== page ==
Dow and SportSG partner to divert 300,000 pairs of shoes into building new sports infrastructure
Dow and Sport Singapore partner to divert 300,000 pairs of shoes away from landfill into building new sports infrastructure
Leading materials science company Dow and national sports agency Sport Singapore (SportSG) today announced a pioneering partnership to catalyse circular economy solutions in Singapore.
Drawing on its technological and R&D expertise and track record of collaborative solutions, Dow will work with Sport Singapore to transform shoes contributed by members of the community into jogging tracks, fitness corners and playgrounds.
This project is a ‘first-of-its-kind’ in Asia Pacific.
From 26 September, members of the public can give a second life to their used sports shoes by contributing to building new sports surfaces and infrastructure rather than throwing them away.
The ‘Others see an old shoe. We see the future.’ project aims to recycle 300,000 pairs of used sports shoes and divert them away from the landfill over the next three years. A shoe collection drive is scheduled to launch on World Environmental Health Day on September 26, which aims to raise global awareness about today’s most pressing environmental health concerns.
The public can choose to drop their used sports shoes at any of the 30 collection points including participating ActiveSG sport centres & stadiums, Decathlon stores, JD Sports stores and more than 30 education institutions (for students & staff only) all over Singapore. The collection drive will end on November 30.
SportSG CEO, Mr Lim Teck Yin, said, “This project demonstrates how we can all play a meaningful part in workable real-world solutions that champion sustainability in our fields of endeavour. The partnership with Dow has brought ideas and expertise together to encourage collective responsibility in the community to drive positive change – taking the effort to recycle your worn-out shoes can not only contribute to new infrastructure but reduce the load on landfills. We hope that this collaboration will bring about ripple effects with more partners in promoting shared aspirations in sustainability through sport.”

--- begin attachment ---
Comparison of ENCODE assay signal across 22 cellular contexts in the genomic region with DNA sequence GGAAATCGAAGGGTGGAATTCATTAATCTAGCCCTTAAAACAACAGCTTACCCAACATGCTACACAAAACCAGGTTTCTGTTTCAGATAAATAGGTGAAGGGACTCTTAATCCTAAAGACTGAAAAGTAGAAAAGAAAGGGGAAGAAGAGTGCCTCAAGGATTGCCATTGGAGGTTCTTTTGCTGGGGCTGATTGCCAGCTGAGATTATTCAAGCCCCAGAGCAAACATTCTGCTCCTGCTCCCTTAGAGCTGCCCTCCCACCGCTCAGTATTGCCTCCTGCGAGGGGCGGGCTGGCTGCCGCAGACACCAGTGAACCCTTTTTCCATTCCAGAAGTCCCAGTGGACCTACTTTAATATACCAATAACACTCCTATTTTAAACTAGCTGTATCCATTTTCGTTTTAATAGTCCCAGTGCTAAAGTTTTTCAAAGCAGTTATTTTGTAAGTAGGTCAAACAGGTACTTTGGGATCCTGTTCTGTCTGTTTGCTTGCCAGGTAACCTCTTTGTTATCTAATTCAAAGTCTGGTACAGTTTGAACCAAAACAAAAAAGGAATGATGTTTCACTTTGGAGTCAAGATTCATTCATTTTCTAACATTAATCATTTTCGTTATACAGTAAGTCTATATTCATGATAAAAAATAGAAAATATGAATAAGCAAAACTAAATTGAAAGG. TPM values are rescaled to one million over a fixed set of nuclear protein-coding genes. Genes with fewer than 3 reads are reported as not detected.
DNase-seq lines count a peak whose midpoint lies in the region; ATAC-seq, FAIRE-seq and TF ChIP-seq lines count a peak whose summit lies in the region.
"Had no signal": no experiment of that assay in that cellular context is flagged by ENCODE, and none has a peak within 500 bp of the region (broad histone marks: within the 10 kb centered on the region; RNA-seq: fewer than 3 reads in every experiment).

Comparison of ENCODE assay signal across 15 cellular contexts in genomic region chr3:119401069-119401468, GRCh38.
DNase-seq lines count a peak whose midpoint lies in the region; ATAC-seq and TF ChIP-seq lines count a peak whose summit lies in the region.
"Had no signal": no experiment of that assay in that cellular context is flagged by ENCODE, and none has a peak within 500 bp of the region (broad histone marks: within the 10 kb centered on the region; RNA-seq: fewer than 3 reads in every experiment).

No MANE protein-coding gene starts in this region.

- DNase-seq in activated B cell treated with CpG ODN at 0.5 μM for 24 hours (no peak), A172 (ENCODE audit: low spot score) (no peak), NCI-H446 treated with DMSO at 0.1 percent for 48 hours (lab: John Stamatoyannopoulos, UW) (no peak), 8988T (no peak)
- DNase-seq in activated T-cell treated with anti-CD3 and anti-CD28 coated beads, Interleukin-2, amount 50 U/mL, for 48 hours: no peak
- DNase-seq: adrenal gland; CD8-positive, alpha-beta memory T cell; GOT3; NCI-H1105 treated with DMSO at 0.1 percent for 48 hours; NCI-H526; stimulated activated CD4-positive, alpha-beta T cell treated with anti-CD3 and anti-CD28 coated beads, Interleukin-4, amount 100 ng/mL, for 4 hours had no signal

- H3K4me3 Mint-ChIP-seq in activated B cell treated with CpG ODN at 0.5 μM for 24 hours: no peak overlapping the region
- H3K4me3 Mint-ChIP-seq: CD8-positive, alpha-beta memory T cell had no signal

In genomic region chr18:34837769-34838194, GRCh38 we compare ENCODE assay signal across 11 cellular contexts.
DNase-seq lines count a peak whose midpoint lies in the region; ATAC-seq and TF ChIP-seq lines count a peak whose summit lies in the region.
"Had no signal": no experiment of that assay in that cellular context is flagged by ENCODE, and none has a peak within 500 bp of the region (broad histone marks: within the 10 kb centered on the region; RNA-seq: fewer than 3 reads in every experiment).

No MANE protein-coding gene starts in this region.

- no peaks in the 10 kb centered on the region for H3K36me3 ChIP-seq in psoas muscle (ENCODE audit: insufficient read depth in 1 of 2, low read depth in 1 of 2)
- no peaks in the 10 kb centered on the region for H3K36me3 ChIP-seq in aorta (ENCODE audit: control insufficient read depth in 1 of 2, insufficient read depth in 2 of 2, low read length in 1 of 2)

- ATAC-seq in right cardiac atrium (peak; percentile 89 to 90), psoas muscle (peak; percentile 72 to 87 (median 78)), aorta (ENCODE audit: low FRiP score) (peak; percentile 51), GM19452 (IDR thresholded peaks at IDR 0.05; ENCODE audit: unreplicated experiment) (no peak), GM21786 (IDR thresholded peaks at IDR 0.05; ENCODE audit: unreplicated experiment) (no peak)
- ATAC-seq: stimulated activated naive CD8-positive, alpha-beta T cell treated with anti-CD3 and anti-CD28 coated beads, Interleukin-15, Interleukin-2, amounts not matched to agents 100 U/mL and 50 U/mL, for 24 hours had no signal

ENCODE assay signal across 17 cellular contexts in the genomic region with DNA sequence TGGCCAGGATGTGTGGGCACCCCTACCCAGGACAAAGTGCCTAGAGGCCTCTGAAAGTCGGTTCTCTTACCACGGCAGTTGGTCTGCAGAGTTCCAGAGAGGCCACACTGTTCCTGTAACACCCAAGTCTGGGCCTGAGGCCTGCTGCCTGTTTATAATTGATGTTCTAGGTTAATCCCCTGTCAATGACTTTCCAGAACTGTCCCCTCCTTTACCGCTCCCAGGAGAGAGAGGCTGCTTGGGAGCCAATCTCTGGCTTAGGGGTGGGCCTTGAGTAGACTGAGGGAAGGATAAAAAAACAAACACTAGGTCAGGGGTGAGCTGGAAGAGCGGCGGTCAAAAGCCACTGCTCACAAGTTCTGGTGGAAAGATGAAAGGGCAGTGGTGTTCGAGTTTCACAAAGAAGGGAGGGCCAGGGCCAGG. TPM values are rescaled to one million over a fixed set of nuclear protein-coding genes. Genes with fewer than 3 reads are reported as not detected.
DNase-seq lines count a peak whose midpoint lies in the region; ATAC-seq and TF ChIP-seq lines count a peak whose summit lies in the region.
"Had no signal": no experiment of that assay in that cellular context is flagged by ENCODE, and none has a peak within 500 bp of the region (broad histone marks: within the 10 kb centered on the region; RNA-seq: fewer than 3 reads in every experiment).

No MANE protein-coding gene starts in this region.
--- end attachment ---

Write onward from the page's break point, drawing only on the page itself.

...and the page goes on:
“As we move away from a make-use-dispose society into one where circularity becomes ever more relevant today, collaborating with partners across the value chain such as Sport Singapore and the community is critical. We all have a role to play if we want a better outcome for the environment,” said Jon Penrice, Dow President for Asia Pacific. “This project aligns well with our recently announced sustainability target to Stop the Waste where we will collaborate with like-minded partners to increase global recycling, enabling 1 million metric tons of plastic to be collected, reused or recycled through partnerships by 2030.”
This circular economy project collects used sports shoes (including school shoes and football boots without metal studs) from the general public. The rubberised soles and midsoles are then ground into rubber granules that are used as a material to build the sport infrastructure, partially replacing hazardous recycled tires. A water-based and solvent-free binder technology then binds the granules together. The result is environmentally friendlier and safer sports infrastructure for users delivered through partners collaborating for a more sustainable future.
A pilot project to test the feasibility of using recycled sports shoes to partially replace recycled tires was conducted for an initial 200sq meters area (approximately 100 meters two-lane jogging track) at the yet to be unveiled Kallang Football Hub.
A team of R&D experts from Dow and Dow’s business partner B.T. Sports working in Singapore perfected the process over a period of six months before the pilot project was completed earlier this year.
According to a study by market research company Statista, an estimated 22 million pairs of shoes are sold in Singapore yearly. from the National Environment Agency indicate that 161,000 tonnes of textile and leather waste were disposed of in Singapore in 2019, of which, only 4 percent was recycled.
More information on the project can be found at http://go.gov.sg/old-shoe-new-future